Modern classical and avant garde concert music of the 20th and 21st centuries forms the primary focus of this blog. It is hoped that through the discussions a picture will emerge of modern music, its heritage, and what it means for us.
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Tuesday, October 15, 2019
Enjott Schneider, Mozart & Beethoven Meeting Yin & Yang, Koch, Wei, Jena Philharmonic Orchestra, Simon Gaudenz
Schneider goes his own way. "Raptus. Die Freiheit des Beethoven" sews together lots of familiar passages (like the lower string intro to the final movement of Beethoven's 9th, etc.). What he does with them all shows his high level of invention and in the process frankly rather thoroughly tickles me. It is great fun. If you like this then do not forget also Kagel's "Ludwig Van," Cage's "HPSCHD" and no doubt others. Anyone?
"Mozart Ascending" takes what we have of Wolfgang's unfinished Oboe Concerto KV293 and makes of it varying degrees of otherness, from mostly as written to thematically cognizant but totally rethought.
All this music is rather inimitably brilliant and then to cap it off we have two more works that take a different turn but no less effectively.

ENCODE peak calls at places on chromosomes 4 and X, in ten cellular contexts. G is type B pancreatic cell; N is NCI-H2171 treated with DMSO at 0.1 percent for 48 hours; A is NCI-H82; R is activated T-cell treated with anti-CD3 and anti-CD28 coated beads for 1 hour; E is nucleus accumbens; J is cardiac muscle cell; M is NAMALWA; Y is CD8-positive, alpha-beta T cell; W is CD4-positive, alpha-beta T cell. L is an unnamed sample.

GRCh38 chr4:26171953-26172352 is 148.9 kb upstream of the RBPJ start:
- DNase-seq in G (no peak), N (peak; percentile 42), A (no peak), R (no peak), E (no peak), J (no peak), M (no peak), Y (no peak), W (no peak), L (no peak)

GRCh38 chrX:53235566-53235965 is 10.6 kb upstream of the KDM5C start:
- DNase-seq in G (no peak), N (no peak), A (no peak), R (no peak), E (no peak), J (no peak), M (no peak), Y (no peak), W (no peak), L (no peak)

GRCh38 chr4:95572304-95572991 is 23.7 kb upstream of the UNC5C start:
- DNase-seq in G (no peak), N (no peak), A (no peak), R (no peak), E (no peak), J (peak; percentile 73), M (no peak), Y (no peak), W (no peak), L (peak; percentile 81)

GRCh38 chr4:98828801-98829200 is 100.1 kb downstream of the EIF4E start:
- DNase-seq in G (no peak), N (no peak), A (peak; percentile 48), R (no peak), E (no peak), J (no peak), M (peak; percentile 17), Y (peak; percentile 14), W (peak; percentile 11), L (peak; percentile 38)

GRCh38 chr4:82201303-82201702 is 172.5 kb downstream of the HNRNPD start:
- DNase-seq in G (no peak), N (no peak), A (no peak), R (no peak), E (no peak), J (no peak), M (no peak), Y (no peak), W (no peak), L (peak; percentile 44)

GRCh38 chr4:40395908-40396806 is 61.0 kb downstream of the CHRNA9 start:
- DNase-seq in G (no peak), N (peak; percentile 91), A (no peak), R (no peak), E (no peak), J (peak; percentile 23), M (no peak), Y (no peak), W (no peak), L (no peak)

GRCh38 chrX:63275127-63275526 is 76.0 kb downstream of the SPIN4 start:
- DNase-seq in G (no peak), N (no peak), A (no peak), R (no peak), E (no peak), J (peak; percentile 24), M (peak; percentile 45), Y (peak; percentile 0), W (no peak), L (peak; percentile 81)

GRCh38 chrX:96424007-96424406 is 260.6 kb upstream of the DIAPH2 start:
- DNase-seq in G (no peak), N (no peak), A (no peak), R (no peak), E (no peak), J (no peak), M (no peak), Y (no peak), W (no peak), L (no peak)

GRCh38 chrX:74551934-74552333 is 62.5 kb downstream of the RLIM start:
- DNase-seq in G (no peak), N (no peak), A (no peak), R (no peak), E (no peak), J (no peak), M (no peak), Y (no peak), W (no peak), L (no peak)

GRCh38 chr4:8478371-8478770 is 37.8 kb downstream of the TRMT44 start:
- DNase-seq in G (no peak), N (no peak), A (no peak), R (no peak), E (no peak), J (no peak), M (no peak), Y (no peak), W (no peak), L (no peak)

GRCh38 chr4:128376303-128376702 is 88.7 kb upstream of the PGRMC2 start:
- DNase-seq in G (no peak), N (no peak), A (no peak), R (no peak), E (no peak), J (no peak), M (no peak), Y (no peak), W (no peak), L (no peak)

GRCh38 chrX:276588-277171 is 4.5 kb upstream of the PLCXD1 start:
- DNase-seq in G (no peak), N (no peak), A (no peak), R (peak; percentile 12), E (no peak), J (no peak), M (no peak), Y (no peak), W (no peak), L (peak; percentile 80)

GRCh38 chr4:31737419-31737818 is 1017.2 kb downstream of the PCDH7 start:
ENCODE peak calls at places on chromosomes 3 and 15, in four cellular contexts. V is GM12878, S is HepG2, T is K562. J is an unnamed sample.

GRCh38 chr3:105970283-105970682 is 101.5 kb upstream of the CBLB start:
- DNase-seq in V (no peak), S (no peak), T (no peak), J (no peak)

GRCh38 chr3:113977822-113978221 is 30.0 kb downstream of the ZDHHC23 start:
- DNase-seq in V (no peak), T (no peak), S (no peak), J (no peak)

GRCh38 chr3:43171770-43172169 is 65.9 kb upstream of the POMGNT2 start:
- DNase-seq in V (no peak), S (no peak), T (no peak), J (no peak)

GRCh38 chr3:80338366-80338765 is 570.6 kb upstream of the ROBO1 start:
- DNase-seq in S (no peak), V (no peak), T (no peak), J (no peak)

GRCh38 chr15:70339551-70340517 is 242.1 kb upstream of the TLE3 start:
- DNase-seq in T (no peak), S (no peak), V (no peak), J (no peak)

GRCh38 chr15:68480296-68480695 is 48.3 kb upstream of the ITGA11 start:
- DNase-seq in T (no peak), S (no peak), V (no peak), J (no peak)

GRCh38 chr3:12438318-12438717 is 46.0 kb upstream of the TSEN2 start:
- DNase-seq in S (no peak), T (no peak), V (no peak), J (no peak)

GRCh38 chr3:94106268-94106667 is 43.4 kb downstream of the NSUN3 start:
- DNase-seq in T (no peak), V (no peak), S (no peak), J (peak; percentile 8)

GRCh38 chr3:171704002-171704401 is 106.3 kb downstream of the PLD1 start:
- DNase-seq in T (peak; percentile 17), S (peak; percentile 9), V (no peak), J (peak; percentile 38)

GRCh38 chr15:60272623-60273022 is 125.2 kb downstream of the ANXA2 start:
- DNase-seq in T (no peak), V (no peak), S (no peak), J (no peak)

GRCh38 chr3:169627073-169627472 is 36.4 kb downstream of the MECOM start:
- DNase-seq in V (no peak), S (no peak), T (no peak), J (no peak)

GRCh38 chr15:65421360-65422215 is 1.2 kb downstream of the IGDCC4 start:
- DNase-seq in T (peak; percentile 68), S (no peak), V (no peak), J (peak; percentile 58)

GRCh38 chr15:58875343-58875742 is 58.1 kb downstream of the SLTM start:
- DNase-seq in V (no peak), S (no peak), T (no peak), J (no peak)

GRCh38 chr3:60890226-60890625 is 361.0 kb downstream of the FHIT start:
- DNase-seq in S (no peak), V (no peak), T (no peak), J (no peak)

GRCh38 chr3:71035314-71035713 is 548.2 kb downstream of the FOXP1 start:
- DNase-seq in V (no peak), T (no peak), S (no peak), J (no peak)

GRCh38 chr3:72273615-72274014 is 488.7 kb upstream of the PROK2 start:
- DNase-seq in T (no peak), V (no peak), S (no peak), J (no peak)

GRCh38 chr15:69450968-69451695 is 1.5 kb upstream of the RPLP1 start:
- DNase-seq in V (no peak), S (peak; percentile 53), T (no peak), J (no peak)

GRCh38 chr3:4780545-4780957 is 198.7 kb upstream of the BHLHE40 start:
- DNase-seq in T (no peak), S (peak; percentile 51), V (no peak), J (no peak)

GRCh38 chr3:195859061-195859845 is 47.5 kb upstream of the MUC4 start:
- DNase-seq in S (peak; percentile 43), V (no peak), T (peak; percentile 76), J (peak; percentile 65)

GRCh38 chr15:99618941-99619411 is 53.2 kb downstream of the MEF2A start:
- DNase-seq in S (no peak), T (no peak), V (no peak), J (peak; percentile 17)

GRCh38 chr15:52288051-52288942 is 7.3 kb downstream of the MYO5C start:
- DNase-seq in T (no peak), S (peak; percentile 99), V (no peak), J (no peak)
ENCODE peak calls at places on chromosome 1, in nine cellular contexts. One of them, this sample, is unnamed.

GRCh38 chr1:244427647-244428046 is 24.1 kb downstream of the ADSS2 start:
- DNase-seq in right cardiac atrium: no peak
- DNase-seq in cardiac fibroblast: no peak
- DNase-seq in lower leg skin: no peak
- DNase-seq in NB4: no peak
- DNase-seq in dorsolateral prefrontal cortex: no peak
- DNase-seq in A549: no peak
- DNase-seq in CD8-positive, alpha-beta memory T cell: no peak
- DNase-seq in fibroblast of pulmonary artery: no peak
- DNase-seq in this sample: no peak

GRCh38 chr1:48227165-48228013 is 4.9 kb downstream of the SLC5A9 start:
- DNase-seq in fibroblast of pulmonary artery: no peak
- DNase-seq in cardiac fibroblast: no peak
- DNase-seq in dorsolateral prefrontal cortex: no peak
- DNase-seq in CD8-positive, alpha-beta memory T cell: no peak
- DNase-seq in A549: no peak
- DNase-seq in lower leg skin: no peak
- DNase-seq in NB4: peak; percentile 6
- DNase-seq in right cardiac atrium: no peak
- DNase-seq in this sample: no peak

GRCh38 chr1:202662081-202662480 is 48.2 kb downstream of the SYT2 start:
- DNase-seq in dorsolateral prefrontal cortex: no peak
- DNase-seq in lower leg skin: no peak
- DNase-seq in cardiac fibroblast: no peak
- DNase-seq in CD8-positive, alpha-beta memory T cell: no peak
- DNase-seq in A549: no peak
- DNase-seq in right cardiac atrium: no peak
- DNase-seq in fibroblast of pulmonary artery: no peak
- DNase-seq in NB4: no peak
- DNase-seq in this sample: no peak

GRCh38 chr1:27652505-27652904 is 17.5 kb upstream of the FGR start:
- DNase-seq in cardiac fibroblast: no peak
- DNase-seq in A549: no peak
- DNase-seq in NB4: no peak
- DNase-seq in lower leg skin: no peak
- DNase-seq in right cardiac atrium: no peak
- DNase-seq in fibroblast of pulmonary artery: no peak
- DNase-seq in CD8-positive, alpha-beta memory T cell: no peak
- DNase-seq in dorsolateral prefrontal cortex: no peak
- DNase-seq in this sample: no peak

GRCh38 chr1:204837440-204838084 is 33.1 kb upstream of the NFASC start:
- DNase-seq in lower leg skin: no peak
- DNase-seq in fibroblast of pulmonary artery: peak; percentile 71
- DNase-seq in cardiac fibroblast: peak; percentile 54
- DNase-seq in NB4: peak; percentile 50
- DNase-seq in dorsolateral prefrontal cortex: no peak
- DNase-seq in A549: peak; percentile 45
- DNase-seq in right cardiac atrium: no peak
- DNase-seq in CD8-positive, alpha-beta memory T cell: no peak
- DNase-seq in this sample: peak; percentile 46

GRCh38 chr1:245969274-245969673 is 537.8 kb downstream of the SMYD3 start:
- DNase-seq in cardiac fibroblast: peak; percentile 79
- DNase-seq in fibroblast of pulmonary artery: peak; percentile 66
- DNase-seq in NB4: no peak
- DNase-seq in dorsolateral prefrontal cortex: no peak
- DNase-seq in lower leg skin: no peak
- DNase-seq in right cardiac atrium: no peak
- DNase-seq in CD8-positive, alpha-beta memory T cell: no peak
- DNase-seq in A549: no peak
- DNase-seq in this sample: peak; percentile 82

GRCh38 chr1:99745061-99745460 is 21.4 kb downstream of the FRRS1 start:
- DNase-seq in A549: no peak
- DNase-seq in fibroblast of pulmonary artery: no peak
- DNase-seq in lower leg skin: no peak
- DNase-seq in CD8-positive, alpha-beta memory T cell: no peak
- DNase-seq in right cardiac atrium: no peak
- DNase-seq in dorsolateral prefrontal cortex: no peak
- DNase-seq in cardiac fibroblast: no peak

"Yin & Yang" features the astounding artistry of Wu Wei on the sheng in a concerted work for the instrument and orchestra. Understandably Chinese and Asian sorts of motives weave in and out of the music and yet too we have intersections with Modernism so it fits in with what we heard previously and also captivates in itself.
The final "Inner Worlds" for orchestra brings us thorough-goingly original music not tied to anything per se but the composer's muse, though it does fit in with the composer's idea of this program as a portrait of the Jena Philharmonic.
And if in the end we gain another view thereby, so all the better. It is a work of poetic mystery and lets us know that the orchestral tradition lives on today. It shows off Jena's various sections nicely in the process (as does the entire album). And too we are situated musically in a somewhat advanced harmonic realm at times so we feel through Schneider's music ultimately that he belongs to our time surely and is no museum piece, though there is rhapsodic lyricism and grandeur to it that points to the recent past without imitating it. This one ends up rather exciting at that, with tom toms and orchestral flourishes pouring forth in memorable ways, and then a rather noble horn choir passage. Bravo.
Well there we have it. I am enjoying this music and no doubt will continue to do so for quite some time. I recommend it for those with a sense of Modern adventure--it is fun and rewarding!.
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